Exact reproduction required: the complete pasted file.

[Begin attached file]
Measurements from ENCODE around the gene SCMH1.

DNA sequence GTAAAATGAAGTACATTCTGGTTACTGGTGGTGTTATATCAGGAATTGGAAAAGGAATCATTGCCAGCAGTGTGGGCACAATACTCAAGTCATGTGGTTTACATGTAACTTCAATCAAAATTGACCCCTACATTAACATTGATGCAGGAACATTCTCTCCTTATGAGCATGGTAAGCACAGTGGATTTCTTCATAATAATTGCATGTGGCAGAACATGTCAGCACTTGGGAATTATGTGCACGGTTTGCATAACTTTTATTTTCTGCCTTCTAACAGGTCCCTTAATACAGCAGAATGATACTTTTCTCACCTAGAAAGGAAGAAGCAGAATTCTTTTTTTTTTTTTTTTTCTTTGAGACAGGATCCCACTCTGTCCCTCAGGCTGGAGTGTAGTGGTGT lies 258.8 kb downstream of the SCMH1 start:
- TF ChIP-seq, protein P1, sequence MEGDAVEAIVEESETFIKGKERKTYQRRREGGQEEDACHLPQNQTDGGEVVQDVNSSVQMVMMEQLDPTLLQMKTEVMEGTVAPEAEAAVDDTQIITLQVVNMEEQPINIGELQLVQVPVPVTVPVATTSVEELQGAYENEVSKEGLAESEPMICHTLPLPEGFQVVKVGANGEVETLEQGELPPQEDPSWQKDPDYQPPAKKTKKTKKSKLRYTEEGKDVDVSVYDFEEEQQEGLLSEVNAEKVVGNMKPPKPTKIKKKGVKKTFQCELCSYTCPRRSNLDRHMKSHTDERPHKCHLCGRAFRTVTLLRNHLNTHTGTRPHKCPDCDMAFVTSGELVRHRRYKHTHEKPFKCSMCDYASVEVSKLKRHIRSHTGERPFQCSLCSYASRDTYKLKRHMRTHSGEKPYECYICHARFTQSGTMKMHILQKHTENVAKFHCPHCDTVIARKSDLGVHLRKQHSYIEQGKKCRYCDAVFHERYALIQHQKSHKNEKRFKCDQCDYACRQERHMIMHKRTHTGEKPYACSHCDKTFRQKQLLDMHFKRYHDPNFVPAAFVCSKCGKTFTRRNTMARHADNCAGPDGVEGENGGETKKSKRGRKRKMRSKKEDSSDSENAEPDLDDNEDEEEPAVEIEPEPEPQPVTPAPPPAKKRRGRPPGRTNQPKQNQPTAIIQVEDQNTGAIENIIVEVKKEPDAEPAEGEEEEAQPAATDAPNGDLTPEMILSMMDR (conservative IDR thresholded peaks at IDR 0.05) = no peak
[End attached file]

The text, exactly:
Measurements from ENCODE around the gene SCMH1.

DNA sequence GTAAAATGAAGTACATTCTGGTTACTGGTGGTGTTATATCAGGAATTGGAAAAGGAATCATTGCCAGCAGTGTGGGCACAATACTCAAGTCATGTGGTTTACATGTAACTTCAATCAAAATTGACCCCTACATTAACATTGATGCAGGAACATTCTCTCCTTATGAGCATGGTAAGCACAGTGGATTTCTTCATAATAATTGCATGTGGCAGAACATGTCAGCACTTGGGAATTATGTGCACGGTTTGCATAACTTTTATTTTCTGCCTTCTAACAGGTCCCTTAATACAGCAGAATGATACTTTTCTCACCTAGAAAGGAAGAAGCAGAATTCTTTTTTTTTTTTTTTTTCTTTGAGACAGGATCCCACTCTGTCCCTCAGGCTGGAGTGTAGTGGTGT lies 258.8 kb downstream of the SCMH1 start:
- TF ChIP-seq, protein P1, sequence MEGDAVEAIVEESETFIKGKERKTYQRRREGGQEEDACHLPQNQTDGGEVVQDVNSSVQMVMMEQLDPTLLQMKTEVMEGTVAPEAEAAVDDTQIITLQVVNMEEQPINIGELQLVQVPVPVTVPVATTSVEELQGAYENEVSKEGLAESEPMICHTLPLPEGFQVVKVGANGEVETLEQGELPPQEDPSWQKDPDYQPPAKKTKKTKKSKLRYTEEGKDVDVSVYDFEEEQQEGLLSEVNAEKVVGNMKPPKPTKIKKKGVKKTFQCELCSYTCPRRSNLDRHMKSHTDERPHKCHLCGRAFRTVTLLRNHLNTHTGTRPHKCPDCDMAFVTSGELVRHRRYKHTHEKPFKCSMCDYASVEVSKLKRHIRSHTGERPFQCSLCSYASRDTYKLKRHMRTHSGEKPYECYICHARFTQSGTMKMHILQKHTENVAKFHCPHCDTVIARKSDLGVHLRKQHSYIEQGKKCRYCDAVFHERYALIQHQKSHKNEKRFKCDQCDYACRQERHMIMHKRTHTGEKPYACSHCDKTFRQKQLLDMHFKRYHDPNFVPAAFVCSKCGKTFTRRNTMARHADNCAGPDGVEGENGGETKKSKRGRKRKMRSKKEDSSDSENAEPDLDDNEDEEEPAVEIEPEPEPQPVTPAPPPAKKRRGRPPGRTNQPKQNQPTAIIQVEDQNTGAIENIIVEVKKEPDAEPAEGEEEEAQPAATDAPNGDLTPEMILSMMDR (conservative IDR thresholded peaks at IDR 0.05) = no peak